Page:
Why do young children with type 1 diabetes have poor glycaemic control? A qualitative investigation of parents’ experiences of managing their child’s condition.

David Rankin, Jeni Harden, N. R. Waugh, Noyes K, Katharine Barnard, Julia Lawton

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Abstract / Description of output


Children with type 1 diabetes (T1D) experience poor glycaemic control. Among non-adolescent children, parents assume much responsibility for managing diabetes and attaining blood glucose levels within clinically recommended target ranges. We explored parents’ experiences of managing their child’s diabetes and reasons for treatment non-adherence in order to identify better ways to support them.


In-depth interviews with 54 parents of children with T1D (aged ≤ 12 years), recruited from four Scottish paediatric diabetes clinics. Data were analysed thematically.


Parents worried about their child’s poor ability to detect and report hypoglycaemia and finding their child dead in bed. To address their fears, parents extensively monitored blood glucose and closely supervised their child to detect signs of hypoglycaemia. Parents described situations when their child’s blood glucose levels were difficult to control (e.g. at school; other people’s houses) and lacking confidence in others to provide care. They also highlighted difficulties keeping blood glucose levels stable when their child experienced growth spurts, hormonal surges, and minor illnesses. Parents described using flexible treatment approaches to minimise the psychological impact of T1D on their child. Most reported utilizing two sets of blood glucose targets, with clinically recommended targets used when they could supervise their child and higher targets when they were in other people’s care. Parents also elevated targets to minimise distress to others and to address worries about nocturnal hypoglycaemia. Parents described needing consultants to provide more empathic support tailored to their child’s needs and family circumstances, and training to engage with health professionals more effectively and bring their own experiences and expertise into consultations.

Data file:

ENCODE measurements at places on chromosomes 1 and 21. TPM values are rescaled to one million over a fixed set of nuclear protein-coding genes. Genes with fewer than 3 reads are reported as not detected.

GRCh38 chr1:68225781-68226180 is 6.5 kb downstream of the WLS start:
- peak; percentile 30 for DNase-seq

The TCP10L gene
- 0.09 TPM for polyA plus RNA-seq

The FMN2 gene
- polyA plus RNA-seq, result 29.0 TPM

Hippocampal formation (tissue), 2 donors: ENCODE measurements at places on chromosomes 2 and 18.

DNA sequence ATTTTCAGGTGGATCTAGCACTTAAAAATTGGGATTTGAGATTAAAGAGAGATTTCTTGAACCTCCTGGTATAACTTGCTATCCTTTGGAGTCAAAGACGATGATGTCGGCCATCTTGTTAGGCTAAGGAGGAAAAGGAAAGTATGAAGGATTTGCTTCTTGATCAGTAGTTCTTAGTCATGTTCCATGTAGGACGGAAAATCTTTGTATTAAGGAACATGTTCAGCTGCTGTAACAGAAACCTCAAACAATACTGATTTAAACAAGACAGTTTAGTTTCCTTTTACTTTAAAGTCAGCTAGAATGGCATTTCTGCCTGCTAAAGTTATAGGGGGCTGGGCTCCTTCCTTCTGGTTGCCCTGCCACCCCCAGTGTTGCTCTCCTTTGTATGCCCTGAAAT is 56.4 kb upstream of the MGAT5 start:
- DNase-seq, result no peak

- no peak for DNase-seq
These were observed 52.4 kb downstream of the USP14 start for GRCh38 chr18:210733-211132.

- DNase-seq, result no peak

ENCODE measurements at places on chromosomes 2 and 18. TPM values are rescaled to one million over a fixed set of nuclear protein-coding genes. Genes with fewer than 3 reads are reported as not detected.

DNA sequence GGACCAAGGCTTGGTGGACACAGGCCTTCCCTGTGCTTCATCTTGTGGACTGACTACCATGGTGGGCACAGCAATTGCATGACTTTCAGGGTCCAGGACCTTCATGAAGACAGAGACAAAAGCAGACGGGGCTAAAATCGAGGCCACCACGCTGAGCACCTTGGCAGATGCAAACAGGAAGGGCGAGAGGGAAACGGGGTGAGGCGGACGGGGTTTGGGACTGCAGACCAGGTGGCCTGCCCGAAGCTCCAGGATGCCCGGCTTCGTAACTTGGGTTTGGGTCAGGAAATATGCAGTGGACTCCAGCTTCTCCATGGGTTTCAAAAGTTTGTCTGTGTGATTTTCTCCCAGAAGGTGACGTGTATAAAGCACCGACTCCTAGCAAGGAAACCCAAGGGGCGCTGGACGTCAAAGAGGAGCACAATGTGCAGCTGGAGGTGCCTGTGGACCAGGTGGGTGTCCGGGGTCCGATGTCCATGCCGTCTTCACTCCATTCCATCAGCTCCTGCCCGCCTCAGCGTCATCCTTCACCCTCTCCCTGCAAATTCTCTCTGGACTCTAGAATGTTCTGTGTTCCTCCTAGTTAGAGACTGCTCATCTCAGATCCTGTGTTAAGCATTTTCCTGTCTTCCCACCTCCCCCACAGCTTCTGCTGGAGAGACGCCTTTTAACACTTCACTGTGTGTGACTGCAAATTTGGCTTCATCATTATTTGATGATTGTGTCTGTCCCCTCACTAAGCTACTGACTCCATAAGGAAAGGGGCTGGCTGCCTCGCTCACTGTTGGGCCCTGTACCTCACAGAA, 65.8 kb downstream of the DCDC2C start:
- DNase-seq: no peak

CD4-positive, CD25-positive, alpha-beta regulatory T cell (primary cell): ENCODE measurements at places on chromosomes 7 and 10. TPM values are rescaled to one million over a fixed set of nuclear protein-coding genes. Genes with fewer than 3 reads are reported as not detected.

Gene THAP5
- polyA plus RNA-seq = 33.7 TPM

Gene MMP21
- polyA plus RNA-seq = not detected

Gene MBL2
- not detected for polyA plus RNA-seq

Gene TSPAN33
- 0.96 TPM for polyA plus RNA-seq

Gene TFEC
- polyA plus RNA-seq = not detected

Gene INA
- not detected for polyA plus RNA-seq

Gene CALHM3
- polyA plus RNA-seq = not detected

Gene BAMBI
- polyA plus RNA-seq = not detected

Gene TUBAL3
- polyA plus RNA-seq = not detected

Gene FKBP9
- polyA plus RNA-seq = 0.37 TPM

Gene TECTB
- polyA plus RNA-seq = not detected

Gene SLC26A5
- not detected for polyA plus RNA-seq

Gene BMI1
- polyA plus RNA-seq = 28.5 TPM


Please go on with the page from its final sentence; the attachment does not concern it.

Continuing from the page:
Other caregivers (e.g. relatives and teachers) should be provided with training in diabetes management. Empathy training for health professionals and skills training for parents could help them engage in shared decision-making in consultations. Further research should be undertaken with children to explore ways to help them better detect hypoglycaemia as could use of new technologies such as closed loop systems.
Original languageEnglish
Pages (from-to)70
JournalEuropean Journal of Public Health
Issue numberSuppl2
Publication statusPublished - 24 Oct 2014


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